For sure, there are a number of challenges associated with developing on smaller sites. One of the bigger challenges that architects must address is the importance being placed on improved sustainability along with providing sufficient green or open space in higher-density projects to satisfy the requirements that many cities have as part of their development criteria.
New Development Concepts
In light of today's market and environmental realities, and after several months of research that included multiple meetings with developers, public and private sector planners, and marketing consultants, our firm gained a much better understanding of what it will take to create the new concepts designed for two- to four-acre sites.
As a result, our firm has designed a lower-cost concept for smaller sites that we call New Block, which can accommodate up to 45 units per acre. The most important factor in reducing the cost of construction for this concept is the use of surface parking that utilizes more cost-effective Type V wood construction, which significantly cuts construction costs compared with podium or wrap.
Without concrete, we have found that construction costs can be reduced about 35 percent from about $200 to $250 a square foot to about $130 a square foot. Another major obstacle we had to overcome is how to develop on a smaller lot while complying with open space requirements that are common in many cities. Our solution was to use a sustainably designed, green-roof system on top of the parking lot cover that creates both a pleasing visual feature and usable open space.
The green roof we selected can support various grasses and/or native plants that are carefully chosen to adapt to the local seasonal cycles and to attract birds and other species (including endangered species, another environmental advantage). Also, this green roof space provides an exceptional outdoor amenity with decorative hardscape that can be used by residents for such activities as social and family gatherings, movies, picnics and restful retreats.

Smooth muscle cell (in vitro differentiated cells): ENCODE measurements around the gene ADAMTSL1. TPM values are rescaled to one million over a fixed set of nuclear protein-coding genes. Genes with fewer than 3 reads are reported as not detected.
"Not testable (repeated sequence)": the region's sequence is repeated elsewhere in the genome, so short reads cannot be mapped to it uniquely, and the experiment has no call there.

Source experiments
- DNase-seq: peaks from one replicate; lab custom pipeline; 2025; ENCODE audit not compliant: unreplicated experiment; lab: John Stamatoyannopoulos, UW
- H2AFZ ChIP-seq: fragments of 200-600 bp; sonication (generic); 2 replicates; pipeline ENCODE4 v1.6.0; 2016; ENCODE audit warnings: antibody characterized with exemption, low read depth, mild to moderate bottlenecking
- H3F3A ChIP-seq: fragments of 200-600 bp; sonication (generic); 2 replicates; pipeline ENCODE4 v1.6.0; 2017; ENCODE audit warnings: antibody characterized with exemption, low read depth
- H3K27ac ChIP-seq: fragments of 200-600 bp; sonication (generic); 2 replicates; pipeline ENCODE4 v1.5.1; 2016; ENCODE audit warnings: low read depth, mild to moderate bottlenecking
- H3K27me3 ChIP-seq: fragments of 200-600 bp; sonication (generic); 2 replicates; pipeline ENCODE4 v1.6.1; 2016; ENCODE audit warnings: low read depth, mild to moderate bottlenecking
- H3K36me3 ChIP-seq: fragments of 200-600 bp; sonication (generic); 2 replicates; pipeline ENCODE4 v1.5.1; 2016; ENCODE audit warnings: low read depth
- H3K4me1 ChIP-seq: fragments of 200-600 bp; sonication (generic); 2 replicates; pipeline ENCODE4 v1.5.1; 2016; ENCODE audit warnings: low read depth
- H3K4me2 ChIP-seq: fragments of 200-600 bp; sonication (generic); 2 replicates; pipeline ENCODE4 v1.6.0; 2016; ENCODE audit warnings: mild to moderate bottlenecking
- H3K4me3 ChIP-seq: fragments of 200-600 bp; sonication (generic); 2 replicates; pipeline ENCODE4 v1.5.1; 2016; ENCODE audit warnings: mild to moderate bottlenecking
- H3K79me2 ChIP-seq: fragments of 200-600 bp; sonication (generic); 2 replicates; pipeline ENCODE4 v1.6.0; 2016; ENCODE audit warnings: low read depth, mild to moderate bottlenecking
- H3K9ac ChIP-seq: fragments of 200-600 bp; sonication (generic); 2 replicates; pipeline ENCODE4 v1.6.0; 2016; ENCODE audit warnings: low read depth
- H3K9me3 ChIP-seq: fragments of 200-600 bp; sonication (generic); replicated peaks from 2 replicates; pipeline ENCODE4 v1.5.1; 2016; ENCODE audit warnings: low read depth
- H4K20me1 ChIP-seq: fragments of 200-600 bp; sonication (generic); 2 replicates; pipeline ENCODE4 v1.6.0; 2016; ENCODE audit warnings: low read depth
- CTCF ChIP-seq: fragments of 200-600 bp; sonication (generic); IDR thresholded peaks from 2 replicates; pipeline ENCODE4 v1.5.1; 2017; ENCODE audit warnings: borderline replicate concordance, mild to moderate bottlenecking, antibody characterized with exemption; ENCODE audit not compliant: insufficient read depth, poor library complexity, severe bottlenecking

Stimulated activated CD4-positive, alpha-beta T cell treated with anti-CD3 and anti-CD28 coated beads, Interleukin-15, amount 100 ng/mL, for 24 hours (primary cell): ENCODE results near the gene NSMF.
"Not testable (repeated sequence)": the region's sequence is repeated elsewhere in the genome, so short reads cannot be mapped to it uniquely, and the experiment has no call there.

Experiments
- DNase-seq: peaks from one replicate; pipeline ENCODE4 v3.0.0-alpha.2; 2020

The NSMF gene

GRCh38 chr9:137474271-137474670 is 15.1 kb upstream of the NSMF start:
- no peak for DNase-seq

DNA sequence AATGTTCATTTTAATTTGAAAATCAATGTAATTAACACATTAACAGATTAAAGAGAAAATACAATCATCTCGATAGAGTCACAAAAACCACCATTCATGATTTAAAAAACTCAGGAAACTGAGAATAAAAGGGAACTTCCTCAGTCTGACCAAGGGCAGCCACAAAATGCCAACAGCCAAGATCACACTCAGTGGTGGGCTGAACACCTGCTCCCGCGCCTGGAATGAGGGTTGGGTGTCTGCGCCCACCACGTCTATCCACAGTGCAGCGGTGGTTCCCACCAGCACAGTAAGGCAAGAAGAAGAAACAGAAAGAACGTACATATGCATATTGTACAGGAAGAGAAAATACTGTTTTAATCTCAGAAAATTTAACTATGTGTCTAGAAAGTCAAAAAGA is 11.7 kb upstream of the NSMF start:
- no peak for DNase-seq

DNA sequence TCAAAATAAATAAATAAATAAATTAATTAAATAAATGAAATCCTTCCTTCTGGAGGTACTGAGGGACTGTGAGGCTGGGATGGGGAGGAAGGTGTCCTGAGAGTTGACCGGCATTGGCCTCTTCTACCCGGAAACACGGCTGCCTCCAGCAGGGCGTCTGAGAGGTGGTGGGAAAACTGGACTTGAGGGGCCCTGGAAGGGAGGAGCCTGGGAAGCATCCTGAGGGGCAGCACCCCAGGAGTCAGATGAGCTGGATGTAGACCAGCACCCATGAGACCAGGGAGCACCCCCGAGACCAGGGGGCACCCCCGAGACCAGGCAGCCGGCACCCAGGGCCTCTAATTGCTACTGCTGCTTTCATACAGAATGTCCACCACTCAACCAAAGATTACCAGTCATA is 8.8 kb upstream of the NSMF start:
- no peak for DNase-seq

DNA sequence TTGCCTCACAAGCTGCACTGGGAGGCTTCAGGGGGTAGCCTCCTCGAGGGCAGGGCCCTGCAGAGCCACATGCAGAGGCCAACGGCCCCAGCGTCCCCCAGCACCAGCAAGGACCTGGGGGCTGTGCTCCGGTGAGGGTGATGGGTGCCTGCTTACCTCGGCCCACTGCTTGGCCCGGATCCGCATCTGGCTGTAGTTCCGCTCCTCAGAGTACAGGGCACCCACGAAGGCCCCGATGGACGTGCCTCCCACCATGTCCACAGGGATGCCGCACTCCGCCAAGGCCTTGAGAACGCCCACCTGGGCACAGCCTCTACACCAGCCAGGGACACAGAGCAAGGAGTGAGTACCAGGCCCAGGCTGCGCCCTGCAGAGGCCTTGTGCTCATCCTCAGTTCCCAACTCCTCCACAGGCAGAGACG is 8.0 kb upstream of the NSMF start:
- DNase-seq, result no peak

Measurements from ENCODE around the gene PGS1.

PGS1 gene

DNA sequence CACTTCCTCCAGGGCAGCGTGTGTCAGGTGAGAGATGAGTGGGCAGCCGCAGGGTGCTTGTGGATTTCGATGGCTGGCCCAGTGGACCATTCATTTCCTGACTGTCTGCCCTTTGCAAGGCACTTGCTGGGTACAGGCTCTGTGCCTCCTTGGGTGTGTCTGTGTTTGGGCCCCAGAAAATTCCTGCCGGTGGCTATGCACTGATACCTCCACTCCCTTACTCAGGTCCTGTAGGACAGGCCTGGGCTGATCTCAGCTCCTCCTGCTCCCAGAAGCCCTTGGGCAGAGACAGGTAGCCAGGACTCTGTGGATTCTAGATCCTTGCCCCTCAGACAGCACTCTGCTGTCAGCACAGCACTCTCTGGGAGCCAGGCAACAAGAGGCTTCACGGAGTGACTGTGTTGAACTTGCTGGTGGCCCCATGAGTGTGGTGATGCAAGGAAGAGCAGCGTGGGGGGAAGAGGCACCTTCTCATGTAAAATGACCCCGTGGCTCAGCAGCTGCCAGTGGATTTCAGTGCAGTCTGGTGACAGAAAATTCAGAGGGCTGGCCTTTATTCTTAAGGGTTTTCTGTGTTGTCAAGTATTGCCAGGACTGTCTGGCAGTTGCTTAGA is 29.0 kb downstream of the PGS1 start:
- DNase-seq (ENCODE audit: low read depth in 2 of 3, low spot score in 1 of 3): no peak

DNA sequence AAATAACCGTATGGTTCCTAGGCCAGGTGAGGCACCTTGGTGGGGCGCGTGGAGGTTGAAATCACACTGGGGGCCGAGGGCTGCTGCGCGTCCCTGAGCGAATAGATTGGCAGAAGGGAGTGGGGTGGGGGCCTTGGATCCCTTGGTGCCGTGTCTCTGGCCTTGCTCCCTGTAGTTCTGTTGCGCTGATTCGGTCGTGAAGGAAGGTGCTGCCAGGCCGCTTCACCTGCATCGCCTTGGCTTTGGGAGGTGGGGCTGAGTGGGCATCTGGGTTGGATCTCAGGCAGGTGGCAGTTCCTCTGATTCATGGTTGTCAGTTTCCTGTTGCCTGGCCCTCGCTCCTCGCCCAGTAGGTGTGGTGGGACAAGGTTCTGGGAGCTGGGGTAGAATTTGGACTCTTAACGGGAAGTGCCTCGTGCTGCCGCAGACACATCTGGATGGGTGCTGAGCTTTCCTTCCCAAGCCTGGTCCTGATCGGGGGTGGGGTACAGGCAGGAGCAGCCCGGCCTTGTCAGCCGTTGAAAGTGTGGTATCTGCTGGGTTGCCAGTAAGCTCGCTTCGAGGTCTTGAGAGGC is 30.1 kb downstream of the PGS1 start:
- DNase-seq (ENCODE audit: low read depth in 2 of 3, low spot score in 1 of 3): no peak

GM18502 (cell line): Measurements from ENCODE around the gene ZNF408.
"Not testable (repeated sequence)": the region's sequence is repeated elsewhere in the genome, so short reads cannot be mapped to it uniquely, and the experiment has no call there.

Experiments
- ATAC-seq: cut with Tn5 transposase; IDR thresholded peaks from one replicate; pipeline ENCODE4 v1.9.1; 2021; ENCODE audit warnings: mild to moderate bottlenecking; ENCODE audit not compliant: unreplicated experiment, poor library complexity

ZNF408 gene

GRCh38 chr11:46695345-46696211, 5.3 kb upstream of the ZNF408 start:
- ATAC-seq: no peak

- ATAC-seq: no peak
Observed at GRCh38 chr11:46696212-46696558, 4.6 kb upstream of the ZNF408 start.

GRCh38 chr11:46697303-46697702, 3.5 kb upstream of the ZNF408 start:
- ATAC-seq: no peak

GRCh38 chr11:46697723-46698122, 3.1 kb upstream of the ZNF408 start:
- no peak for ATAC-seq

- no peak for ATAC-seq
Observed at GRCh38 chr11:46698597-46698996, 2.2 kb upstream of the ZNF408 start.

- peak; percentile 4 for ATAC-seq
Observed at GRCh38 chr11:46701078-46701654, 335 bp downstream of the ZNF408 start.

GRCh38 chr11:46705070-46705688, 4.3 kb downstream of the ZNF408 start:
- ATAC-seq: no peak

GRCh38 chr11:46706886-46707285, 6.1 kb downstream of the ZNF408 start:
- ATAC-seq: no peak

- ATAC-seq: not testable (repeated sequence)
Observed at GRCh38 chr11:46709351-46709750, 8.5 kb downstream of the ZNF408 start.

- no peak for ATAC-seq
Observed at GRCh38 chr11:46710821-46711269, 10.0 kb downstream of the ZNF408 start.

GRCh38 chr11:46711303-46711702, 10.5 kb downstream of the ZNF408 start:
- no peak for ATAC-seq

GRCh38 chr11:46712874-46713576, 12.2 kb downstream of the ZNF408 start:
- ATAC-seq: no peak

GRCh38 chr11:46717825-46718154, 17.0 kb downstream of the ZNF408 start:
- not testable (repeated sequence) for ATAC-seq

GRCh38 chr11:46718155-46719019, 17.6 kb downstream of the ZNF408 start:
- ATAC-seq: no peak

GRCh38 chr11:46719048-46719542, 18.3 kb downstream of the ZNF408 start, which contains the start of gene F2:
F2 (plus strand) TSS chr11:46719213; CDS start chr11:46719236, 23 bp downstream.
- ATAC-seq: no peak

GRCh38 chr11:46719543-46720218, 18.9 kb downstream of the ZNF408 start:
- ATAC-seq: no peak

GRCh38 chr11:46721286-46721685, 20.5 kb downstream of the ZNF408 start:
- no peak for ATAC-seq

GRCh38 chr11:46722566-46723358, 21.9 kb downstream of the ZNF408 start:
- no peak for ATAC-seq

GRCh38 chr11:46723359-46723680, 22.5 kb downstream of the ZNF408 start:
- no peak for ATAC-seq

Finally, to reduce greenhouse gas and spur housing development, local governments have indicated they are more interested than ever in pursuing public/private partnerships with builders to develop urban sites. This is especially true in such states as California, where the impending implementation of carbon reduction legislation has placed increasing importance on developing sites closer to public transit.
Mark Asturias, housing manager for the city of Irvine, is a proponent of more infill development. "Irvine is seeking new development concepts such as New Block to provide a diversity of housing for its residents," he says. "We are interested in innovative concepts that can be built on sites within areas near transit service in order to reduce the use of private autos. As cities mature, we expect the demand for urban sites will undoubtedly increase as cities and developers strive to reduce carbon and greenhouse gas emissions and as residents seek a variety of housing opportunities near transit and mixed-use development that reduces dependence on the automobile."
As SB375 and similar measures come closer to reality, it appears that demand for these TOD and other infill sites will quickly outpace the supply in many areas. But we believe that necessity is the mother of invention and new concepts designed to utilize smaller urban sites will pave the way for increasing urban development opportunities at a time when they are needed the most.
Kevin Newman is chairman of Newman Garrison + Partners Architecture and Planning.